Ask Jonathots … November 17th, 2016

 Jonathots Daily Blog

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When turning the other cheek, how do you ensure you won’t be slapped twice?

A door has two functions.

If open, it provides access to another possibility.

If closed, it creates curiosity, but also can pass along the impression that what is beyond the barrier is forbidden.

The reason most people fight is because the doors are closed. It’s the main reason that “an eye for an eye and a tooth for a tooth” fails to achieve any purpose–because slamming the door in the face of another human being does not mean they won’t try to burst through or close doors in your face.

Retaliation is a never-ending process–unless somebody opens a door.

I have relationships with people who are fruitful, even though they’ve been speckled with egregious conflict and offense. They work because doors are left open.

And I have broken connections with other folks that were halted because the door was slammed on communication, leaving behind a climate of mistrust–a grudge.

When you turn the other cheek, you refuse to slam the door on the possibility of creating peace.

Will someone take advantage of your willingness and slug you again? Perhaps. But if you push back they will certainly follow up their violence with additional attacks.

For after all, there are no guarantees when it comes to interaction with human beings, yet I can promise you that if you slam doors, strike out, or try to get even, you will certainly be in danger of escalating the aggression.

It is in that moment of turning the other cheek, refusing to participate, and allowing for cooler heads to prevail, that you thrust a mirror into the face of your enemy and let him or her see themselves as the villain.

Does it always work? Does anything?

Certainly there are some folks who will continue to beat on you once you stop fighting, but it is not the norm. Usually when you refuse to seek revenge, you will stall the vitriol of others and give them pause to contemplate.

In that moment, more than likely you will avoid the second slapping–and just possibly open the door to conversation. 

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Confessing… May 16th, 2015

   Jonathots Daily Blog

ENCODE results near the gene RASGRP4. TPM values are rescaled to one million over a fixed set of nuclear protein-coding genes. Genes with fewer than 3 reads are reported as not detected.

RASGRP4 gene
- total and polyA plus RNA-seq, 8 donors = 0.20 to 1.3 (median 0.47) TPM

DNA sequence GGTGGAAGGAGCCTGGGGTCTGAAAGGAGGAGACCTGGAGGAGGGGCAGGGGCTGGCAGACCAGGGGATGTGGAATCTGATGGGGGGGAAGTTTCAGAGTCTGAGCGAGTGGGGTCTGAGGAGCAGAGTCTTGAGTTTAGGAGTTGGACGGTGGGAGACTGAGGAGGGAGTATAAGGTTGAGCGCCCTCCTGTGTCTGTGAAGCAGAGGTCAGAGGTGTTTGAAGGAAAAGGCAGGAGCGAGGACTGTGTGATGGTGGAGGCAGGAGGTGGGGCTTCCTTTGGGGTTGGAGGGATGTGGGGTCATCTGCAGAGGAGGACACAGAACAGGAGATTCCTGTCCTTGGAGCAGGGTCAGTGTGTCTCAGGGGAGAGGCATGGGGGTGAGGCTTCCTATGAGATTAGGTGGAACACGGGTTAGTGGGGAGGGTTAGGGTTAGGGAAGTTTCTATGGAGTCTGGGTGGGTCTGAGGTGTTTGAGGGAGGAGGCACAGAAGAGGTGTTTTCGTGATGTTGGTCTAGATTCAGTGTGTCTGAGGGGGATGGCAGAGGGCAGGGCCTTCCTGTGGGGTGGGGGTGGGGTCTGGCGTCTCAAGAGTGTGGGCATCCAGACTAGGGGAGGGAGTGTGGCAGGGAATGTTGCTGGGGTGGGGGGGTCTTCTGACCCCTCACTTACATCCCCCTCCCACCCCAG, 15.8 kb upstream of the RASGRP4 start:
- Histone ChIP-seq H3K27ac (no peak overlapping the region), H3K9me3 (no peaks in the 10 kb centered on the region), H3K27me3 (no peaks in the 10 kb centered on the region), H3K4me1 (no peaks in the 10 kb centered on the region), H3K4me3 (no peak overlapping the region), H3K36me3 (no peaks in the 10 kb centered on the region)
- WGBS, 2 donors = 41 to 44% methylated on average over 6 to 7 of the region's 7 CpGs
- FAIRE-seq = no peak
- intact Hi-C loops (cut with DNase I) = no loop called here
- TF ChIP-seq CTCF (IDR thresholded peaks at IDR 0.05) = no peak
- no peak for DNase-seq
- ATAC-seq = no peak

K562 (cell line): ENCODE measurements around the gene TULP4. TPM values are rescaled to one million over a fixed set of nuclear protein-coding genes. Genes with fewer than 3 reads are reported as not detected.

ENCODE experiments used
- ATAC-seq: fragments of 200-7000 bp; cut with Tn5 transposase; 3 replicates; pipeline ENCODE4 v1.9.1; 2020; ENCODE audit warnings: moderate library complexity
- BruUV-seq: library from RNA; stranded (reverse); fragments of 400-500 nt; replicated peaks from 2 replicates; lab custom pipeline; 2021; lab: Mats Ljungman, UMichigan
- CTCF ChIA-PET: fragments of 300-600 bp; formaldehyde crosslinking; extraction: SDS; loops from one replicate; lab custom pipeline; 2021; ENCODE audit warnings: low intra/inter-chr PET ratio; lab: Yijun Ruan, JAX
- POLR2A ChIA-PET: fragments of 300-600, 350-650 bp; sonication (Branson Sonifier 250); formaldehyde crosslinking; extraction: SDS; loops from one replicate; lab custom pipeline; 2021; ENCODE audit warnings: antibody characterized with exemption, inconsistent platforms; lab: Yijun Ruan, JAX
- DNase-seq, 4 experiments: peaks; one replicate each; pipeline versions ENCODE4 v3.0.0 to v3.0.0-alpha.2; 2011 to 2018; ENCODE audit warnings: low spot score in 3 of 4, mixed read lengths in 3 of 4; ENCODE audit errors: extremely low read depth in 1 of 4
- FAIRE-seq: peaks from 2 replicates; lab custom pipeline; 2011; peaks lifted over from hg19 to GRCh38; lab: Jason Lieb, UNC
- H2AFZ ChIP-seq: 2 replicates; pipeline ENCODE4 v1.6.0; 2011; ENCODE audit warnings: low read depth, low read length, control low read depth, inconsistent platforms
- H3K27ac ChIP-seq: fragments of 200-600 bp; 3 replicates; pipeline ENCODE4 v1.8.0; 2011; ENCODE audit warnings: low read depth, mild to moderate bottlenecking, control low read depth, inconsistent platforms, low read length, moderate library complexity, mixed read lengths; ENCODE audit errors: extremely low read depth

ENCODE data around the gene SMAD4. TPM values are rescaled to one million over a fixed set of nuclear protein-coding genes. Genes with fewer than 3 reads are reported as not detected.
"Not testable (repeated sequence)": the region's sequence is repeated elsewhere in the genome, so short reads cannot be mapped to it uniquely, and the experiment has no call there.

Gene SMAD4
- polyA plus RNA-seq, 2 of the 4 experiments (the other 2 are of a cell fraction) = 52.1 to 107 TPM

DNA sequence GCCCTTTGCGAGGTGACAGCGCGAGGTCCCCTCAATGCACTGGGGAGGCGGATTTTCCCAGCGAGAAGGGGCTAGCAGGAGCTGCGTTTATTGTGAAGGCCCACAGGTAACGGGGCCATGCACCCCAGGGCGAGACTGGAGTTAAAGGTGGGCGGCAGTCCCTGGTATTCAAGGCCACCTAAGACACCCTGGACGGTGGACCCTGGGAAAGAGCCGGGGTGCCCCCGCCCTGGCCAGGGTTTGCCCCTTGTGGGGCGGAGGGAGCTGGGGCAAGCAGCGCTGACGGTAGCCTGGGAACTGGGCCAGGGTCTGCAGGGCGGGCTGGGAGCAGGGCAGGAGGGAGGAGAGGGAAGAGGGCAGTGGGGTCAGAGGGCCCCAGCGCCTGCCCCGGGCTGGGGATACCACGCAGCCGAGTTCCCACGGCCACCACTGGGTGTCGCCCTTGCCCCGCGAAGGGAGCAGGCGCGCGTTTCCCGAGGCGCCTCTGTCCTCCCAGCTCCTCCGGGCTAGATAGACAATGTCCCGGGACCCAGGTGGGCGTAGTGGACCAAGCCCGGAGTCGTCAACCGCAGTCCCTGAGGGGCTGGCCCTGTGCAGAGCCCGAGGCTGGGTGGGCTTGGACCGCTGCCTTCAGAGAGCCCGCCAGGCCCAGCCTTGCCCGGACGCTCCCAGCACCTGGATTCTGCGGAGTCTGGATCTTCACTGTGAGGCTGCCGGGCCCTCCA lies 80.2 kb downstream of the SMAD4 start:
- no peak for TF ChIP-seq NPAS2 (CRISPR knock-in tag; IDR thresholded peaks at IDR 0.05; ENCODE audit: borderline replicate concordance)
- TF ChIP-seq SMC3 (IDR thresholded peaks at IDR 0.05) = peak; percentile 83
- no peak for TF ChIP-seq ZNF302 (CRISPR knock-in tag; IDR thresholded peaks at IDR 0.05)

(2582)

II.

I confess so I can heal.

If I deny, I remain sick.

832 miles.

It was the entire round trip from our home to a tiny village in Tennessee, which had opened a coffee-house and kindly invited our fledgling music group to come and share.

They promised to give us dinner and to pass the hat for whatever audience might make its way to the 500-square-foot enclosure.

We jumped at the chance.

We were tired of rehearsing, and considered ourselves quite prepared for public consumption. We scraped together the money to get gasoline, a bag full of snacks and we took off.

It was exhausting, exhilarating, haphazard, crazy, silly, inspiring and probably dangerous.

We didn’t care about the peril. I was just 20 years old and had not yet received my shipment of good sense.

The drive down wore us out and after we finished our little show, the 18 souls who had gathered to hear us collected an offering of $31.22. We thought we had discovered Solomon’s gold.

So when we hopped back in the car to head toward home–with no plan whatsoever on how to actually get there–the first 100 miles zoomed by, as we buzzed with tales of our escapade.

But then, as if struck by a “sleep angel,” we all grew suddenly weary and were in grave danger of running off the road. So we decided to do something none of us had ever done before.

We stopped and took out a motel.

The young lady from our troupe who purchased the accommodations came out and explained that she bought the room for just one person, because if she had included all four of us, there wouldn’t have been enough money.

I had the opportunity at that point to object–or at least feign a concern–but I didn’t.

I felt if we got by with it, it must have been “God’s will.”

So half an hour later, when we were lounging around, getting ready to doze off, there was a sharp knock at the door. It was the innkeeper.

Three of us leaped up and hid in the shower stall behind the curtain while our single, legal member answered the door.

The innkeeper pushed his way in, walked into the bathroom, pulled back the disguise and there we were. He was infuriated.

He demanded that we immediately leave, refunding a fair portion of our money, pushing us out the door and into our car–where we departed, cursing him for what we considered to be his evil spirit.

Somehow or another we made it home.

Candidly, it never occurred to any of us that we were wrong. And if there was a bit of guilty conscience, it was swept away by what we considered to be the owner’s volatile personality.

I thought about that incident today.

I wondered if there was any of that 20-year-old boy still left in me, who thought that “the ends justified the means.”

I do know this–whenever we look for an easier or cheaper way, we open the door to a cheater’s path.

Is there any of that in me?

Is there any part of the grown man I am who would trust my own deceptive tongue instead of risking doing it the right way?

motel we count heads

 

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